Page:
Leah Shipley (Front Range Community College - CO) (Alex Hewett and Laura Melling)Photo of Leah Shipley
Leah is a first generation, first year community college student. She is currently pursuing an associate of science degree with computer science designation, and plans to transfer to a four year university to complete a bachelor of science degree. Leah has always had a love for science, especially astronomy and atmospheric science. During her high school years, she was a member of a local astronomical society and often used their dark sky site’s 10-inch reflector telescope to observe the night sky, and read many books about science. While Leah is not yet decided on a career, her favorite aspects of computer science include the ability to apply those skills to a wide range of fields, and the constantly changing nature of advancing technology. Leah’s values include resourcefulness, fairness, and service. In her free time, Leah enjoys studying maps, hiking, traveling, and watching Star Wars.

Photo of MaKenna CollinsMaKenna Collins (Jackson State University - Jackson, MS) (Eric Hackathorn and Susan Cobb)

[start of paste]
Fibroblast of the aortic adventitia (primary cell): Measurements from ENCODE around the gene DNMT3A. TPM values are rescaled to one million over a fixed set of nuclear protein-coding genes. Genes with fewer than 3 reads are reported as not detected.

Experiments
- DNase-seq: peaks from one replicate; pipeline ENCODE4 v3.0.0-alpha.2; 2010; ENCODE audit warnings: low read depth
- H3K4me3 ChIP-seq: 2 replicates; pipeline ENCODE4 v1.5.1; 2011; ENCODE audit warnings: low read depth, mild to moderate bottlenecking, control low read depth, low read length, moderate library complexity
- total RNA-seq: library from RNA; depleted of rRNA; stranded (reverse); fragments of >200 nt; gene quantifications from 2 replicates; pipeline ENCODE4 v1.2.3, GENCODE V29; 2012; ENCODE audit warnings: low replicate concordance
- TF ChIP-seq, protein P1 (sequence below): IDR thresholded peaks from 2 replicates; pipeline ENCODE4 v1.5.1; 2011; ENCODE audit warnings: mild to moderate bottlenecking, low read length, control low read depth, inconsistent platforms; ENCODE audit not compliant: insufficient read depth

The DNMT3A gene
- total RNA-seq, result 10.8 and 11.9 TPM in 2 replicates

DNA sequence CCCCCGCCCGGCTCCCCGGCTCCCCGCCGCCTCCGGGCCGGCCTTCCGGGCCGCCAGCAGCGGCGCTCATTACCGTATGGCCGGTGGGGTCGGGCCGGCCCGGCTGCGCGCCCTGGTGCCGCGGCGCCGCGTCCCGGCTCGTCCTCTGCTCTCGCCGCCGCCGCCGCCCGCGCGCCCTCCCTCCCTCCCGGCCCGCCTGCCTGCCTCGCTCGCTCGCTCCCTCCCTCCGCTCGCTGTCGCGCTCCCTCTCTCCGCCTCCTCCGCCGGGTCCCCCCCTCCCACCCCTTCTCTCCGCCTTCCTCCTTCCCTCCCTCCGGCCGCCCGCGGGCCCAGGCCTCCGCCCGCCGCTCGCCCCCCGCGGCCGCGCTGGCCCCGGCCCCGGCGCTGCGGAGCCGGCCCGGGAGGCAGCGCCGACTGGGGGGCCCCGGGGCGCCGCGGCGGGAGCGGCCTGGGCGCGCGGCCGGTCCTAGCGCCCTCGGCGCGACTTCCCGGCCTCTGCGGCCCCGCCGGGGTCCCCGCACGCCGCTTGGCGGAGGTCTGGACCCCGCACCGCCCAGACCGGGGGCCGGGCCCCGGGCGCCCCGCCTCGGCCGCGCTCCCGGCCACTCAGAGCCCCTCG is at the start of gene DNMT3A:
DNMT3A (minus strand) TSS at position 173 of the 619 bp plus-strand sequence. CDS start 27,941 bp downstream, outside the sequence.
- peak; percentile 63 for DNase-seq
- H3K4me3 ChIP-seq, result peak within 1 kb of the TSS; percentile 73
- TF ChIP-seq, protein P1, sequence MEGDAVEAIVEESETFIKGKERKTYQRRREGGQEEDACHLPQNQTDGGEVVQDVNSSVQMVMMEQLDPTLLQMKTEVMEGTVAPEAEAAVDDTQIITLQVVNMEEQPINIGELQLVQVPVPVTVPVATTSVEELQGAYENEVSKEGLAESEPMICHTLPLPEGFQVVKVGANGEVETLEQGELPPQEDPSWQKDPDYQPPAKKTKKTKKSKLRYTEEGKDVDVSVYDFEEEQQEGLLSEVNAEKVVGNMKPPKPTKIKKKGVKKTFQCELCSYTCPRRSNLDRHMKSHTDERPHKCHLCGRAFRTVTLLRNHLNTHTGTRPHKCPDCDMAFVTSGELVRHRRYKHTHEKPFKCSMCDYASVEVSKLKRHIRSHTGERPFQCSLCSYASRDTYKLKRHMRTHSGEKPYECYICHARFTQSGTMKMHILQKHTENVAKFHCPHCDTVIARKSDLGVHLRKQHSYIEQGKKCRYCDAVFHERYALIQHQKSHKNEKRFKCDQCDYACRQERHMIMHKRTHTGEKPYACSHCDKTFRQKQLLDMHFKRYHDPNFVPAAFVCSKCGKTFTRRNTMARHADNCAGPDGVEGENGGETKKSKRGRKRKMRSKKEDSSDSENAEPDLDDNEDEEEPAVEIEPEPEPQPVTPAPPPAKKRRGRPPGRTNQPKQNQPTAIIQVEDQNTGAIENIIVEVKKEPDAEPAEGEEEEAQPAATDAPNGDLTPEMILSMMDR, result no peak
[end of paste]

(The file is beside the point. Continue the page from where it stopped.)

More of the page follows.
When I was first introduced to NOAA at my university, I started looking into the line offices/ program offices and was drawn to the work done in OAR/GSL. The professor who introduced me to NOAA pushed me to apply to the NCAS-M ETSP internship for rising sophomores. After that program, I was accepted into EPP/MSI and knew where I wanted to go for my summer internship. At the time, I didn't know it would lead me to communications/ social science, but I have found a passion and a place to explore the two. This summer, I will be working with Susan Cobb and Eric Hackathorn on creative communications for policymakers and the public. The goal is to conduct interviews with community members and community leaders to hear their insights on extreme heat in their community. Another part of this project is to perform a content analysis of existing materials about extreme heat and associated impacts. By gathering insights from the community, we aim to identify recurring themes regarding extreme heat. Through thematic analyses, we will gain key insights to advise recommendations for improved extreme heat communications. I'm a rising senior at Jackson State University studying Earth System Science with a minor in sociology. I am a NOAA EPP/MSI Undergraduate Scholar and an NCAS-M II fellow. My research and career interests are in climate justice, environmental literacy, education, social science, public policy and administration, citizen science, community engagement, etc.